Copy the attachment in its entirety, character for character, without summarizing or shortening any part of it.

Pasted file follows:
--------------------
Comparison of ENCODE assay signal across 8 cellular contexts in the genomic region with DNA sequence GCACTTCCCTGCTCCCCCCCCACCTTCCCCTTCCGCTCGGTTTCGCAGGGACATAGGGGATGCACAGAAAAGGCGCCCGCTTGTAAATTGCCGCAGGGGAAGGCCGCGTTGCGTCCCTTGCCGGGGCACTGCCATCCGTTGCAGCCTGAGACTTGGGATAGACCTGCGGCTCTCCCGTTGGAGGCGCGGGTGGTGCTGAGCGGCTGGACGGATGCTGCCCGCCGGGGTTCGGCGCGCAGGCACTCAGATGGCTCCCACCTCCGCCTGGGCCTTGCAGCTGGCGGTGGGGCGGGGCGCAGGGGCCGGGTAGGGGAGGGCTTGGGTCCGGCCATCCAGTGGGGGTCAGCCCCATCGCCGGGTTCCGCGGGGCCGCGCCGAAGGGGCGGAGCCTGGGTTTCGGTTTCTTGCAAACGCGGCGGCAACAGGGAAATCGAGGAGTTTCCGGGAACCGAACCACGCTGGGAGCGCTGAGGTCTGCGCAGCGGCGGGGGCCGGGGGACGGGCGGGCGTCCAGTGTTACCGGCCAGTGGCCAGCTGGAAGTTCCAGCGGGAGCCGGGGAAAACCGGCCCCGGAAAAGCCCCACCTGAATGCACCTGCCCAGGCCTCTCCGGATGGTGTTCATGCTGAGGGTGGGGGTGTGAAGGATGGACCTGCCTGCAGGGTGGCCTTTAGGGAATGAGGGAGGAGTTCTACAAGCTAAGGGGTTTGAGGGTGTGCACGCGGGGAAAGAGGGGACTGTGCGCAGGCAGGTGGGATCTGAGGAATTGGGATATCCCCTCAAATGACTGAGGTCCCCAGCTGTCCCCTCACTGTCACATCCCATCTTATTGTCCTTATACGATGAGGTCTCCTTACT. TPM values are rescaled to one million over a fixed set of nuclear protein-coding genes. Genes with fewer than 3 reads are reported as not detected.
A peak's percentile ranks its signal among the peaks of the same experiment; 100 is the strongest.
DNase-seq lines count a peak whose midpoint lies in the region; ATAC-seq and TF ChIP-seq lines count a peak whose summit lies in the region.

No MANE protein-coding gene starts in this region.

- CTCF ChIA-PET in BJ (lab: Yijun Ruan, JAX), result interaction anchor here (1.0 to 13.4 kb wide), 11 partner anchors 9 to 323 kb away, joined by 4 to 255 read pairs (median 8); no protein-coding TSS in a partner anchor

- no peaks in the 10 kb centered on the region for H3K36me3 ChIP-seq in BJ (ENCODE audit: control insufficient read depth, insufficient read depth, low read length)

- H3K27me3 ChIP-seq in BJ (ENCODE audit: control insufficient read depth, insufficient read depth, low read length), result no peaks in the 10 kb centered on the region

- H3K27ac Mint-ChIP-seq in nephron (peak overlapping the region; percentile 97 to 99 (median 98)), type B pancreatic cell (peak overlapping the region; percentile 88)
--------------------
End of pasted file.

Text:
Comparison of ENCODE assay signal across 8 cellular contexts in the genomic region with DNA sequence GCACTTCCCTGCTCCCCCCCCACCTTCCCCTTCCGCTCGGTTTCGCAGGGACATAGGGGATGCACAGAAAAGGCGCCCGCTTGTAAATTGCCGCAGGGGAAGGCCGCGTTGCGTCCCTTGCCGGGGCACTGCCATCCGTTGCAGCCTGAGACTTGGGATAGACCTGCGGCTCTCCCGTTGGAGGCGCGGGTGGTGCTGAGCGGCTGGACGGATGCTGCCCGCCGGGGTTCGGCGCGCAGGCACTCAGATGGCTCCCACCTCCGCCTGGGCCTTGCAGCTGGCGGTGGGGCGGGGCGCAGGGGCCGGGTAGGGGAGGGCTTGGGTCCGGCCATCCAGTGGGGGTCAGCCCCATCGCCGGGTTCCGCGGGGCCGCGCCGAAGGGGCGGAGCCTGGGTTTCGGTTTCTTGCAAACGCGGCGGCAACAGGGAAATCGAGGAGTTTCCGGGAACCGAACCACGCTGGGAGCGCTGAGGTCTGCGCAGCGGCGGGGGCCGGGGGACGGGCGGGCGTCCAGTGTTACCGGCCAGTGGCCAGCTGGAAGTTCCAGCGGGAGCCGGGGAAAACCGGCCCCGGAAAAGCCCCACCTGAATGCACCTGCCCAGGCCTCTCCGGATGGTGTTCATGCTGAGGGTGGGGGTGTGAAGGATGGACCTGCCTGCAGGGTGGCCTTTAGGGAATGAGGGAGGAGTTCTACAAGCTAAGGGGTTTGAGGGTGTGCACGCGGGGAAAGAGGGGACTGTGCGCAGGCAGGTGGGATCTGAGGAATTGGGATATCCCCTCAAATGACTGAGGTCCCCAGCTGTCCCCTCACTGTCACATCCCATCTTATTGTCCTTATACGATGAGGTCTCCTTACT. TPM values are rescaled to one million over a fixed set of nuclear protein-coding genes. Genes with fewer than 3 reads are reported as not detected.
A peak's percentile ranks its signal among the peaks of the same experiment; 100 is the strongest.
DNase-seq lines count a peak whose midpoint lies in the region; ATAC-seq and TF ChIP-seq lines count a peak whose summit lies in the region.

No MANE protein-coding gene starts in this region.

- CTCF ChIA-PET in BJ (lab: Yijun Ruan, JAX), result interaction anchor here (1.0 to 13.4 kb wide), 11 partner anchors 9 to 323 kb away, joined by 4 to 255 read pairs (median 8); no protein-coding TSS in a partner anchor

- no peaks in the 10 kb centered on the region for H3K36me3 ChIP-seq in BJ (ENCODE audit: control insufficient read depth, insufficient read depth, low read length)

- H3K27me3 ChIP-seq in BJ (ENCODE audit: control insufficient read depth, insufficient read depth, low read length), result no peaks in the 10 kb centered on the region

- H3K27ac Mint-ChIP-seq in nephron (peak overlapping the region; percentile 97 to 99 (median 98)), type B pancreatic cell (peak overlapping the region; percentile 88)